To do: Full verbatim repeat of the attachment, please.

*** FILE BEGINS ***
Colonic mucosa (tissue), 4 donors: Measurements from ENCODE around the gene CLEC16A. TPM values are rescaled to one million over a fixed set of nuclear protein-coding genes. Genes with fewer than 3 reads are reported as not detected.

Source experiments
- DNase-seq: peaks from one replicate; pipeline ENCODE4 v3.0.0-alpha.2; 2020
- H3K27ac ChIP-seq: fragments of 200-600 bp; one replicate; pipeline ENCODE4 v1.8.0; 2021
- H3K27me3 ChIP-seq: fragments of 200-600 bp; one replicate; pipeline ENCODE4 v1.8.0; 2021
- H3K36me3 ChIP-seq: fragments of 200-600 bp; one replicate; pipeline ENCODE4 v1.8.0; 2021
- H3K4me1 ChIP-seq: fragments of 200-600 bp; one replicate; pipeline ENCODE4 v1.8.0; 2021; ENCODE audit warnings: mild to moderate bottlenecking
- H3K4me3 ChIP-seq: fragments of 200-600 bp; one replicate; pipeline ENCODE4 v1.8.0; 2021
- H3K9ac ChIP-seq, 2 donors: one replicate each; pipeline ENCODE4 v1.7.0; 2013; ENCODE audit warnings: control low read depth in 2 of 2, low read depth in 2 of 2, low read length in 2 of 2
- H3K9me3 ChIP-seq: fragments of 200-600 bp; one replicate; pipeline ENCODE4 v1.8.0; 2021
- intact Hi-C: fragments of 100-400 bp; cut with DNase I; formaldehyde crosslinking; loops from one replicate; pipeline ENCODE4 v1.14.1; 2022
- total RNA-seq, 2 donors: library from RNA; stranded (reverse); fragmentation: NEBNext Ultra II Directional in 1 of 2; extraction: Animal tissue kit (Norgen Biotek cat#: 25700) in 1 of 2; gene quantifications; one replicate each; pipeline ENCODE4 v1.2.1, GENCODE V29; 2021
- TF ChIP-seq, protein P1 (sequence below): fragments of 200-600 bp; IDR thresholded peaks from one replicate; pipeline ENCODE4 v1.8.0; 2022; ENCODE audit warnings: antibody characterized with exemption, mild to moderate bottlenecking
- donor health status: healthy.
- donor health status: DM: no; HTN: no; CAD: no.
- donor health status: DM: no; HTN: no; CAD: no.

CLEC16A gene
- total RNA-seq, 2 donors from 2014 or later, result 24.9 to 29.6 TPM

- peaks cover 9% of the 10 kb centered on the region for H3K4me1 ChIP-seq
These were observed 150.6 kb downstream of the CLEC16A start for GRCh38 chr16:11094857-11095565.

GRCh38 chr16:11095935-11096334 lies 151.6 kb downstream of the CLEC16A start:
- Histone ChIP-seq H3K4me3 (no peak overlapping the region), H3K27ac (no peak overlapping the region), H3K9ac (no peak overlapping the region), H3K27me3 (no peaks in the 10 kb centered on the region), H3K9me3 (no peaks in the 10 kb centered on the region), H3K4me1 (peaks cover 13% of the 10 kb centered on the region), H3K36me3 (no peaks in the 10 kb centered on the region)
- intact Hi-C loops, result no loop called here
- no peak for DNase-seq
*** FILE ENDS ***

Colonic mucosa (tissue), 4 donors: Measurements from ENCODE around the gene CLEC16A. TPM values are rescaled to one million over a fixed set of nuclear protein-coding genes. Genes with fewer than 3 reads are reported as not detected.

Source experiments
- DNase-seq: peaks from one replicate; pipeline ENCODE4 v3.0.0-alpha.2; 2020
- H3K27ac ChIP-seq: fragments of 200-600 bp; one replicate; pipeline ENCODE4 v1.8.0; 2021
- H3K27me3 ChIP-seq: fragments of 200-600 bp; one replicate; pipeline ENCODE4 v1.8.0; 2021
- H3K36me3 ChIP-seq: fragments of 200-600 bp; one replicate; pipeline ENCODE4 v1.8.0; 2021
- H3K4me1 ChIP-seq: fragments of 200-600 bp; one replicate; pipeline ENCODE4 v1.8.0; 2021; ENCODE audit warnings: mild to moderate bottlenecking
- H3K4me3 ChIP-seq: fragments of 200-600 bp; one replicate; pipeline ENCODE4 v1.8.0; 2021
- H3K9ac ChIP-seq, 2 donors: one replicate each; pipeline ENCODE4 v1.7.0; 2013; ENCODE audit warnings: control low read depth in 2 of 2, low read depth in 2 of 2, low read length in 2 of 2
- H3K9me3 ChIP-seq: fragments of 200-600 bp; one replicate; pipeline ENCODE4 v1.8.0; 2021
- intact Hi-C: fragments of 100-400 bp; cut with DNase I; formaldehyde crosslinking; loops from one replicate; pipeline ENCODE4 v1.14.1; 2022
- total RNA-seq, 2 donors: library from RNA; stranded (reverse); fragmentation: NEBNext Ultra II Directional in 1 of 2; extraction: Animal tissue kit (Norgen Biotek cat#: 25700) in 1 of 2; gene quantifications; one replicate each; pipeline ENCODE4 v1.2.1, GENCODE V29; 2021
- TF ChIP-seq, protein P1 (sequence below): fragments of 200-600 bp; IDR thresholded peaks from one replicate; pipeline ENCODE4 v1.8.0; 2022; ENCODE audit warnings: antibody characterized with exemption, mild to moderate bottlenecking
- donor health status: healthy.
- donor health status: DM: no; HTN: no; CAD: no.
- donor health status: DM: no; HTN: no; CAD: no.

CLEC16A gene
- total RNA-seq, 2 donors from 2014 or later, result 24.9 to 29.6 TPM

- peaks cover 9% of the 10 kb centered on the region for H3K4me1 ChIP-seq
These were observed 150.6 kb downstream of the CLEC16A start for GRCh38 chr16:11094857-11095565.

GRCh38 chr16:11095935-11096334 lies 151.6 kb downstream of the CLEC16A start:
- Histone ChIP-seq H3K4me3 (no peak overlapping the region), H3K27ac (no peak overlapping the region), H3K9ac (no peak overlapping the region), H3K27me3 (no peaks in the 10 kb centered on the region), H3K9me3 (no peaks in the 10 kb centered on the region), H3K4me1 (peaks cover 13% of the 10 kb centered on the region), H3K36me3 (no peaks in the 10 kb centered on the region)
- intact Hi-C loops, result no loop called here
- no peak for DNase-seq